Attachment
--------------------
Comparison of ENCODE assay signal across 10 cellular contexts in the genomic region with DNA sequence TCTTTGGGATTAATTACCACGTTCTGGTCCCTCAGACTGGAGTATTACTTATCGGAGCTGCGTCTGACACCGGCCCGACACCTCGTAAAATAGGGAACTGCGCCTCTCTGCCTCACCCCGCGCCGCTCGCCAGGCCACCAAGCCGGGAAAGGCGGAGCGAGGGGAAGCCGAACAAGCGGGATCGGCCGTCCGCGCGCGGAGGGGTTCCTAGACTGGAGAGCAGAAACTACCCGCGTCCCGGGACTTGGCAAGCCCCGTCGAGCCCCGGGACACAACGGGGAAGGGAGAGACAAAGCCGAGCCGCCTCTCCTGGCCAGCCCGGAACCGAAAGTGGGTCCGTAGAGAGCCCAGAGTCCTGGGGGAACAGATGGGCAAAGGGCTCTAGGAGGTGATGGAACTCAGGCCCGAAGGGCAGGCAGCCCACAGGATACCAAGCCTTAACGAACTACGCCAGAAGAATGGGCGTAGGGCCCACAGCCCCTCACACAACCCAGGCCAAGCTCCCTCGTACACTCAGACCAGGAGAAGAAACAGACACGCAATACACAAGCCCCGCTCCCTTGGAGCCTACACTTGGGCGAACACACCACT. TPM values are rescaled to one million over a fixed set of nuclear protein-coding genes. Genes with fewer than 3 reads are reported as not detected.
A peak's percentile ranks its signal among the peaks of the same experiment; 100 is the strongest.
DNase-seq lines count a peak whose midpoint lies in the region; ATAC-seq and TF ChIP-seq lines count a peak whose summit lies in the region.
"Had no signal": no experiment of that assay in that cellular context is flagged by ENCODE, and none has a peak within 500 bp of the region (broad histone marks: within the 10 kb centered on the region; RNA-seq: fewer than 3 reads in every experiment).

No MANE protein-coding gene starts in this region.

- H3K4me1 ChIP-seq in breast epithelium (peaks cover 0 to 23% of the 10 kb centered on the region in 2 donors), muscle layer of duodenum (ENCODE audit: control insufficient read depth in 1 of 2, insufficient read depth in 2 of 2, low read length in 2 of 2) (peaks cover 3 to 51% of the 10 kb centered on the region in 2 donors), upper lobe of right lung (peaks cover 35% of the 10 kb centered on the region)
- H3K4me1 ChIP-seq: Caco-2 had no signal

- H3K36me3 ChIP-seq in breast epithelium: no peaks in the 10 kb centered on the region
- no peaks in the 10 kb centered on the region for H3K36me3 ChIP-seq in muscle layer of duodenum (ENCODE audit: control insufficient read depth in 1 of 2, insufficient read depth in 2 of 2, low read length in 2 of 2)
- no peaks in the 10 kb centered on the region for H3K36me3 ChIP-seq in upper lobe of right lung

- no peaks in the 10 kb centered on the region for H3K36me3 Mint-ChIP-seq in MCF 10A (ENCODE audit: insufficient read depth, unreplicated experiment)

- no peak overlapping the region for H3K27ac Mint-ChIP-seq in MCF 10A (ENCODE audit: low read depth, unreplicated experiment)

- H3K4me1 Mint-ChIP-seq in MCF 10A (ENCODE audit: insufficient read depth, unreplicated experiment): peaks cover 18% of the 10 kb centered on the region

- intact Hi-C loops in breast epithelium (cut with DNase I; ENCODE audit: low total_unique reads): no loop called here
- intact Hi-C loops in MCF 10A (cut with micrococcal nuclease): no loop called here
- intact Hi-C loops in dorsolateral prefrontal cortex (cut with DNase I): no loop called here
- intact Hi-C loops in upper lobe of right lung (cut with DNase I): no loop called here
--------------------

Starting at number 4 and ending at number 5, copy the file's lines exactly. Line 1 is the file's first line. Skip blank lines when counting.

"Had no signal": no experiment of that assay in that cellular context is flagged by ENCODE, and none has a peak within 500 bp of the region (broad histone marks: within the 10 kb centered on the region; RNA-seq: fewer than 3 reads in every experiment).

No MANE protein-coding gene starts in this region.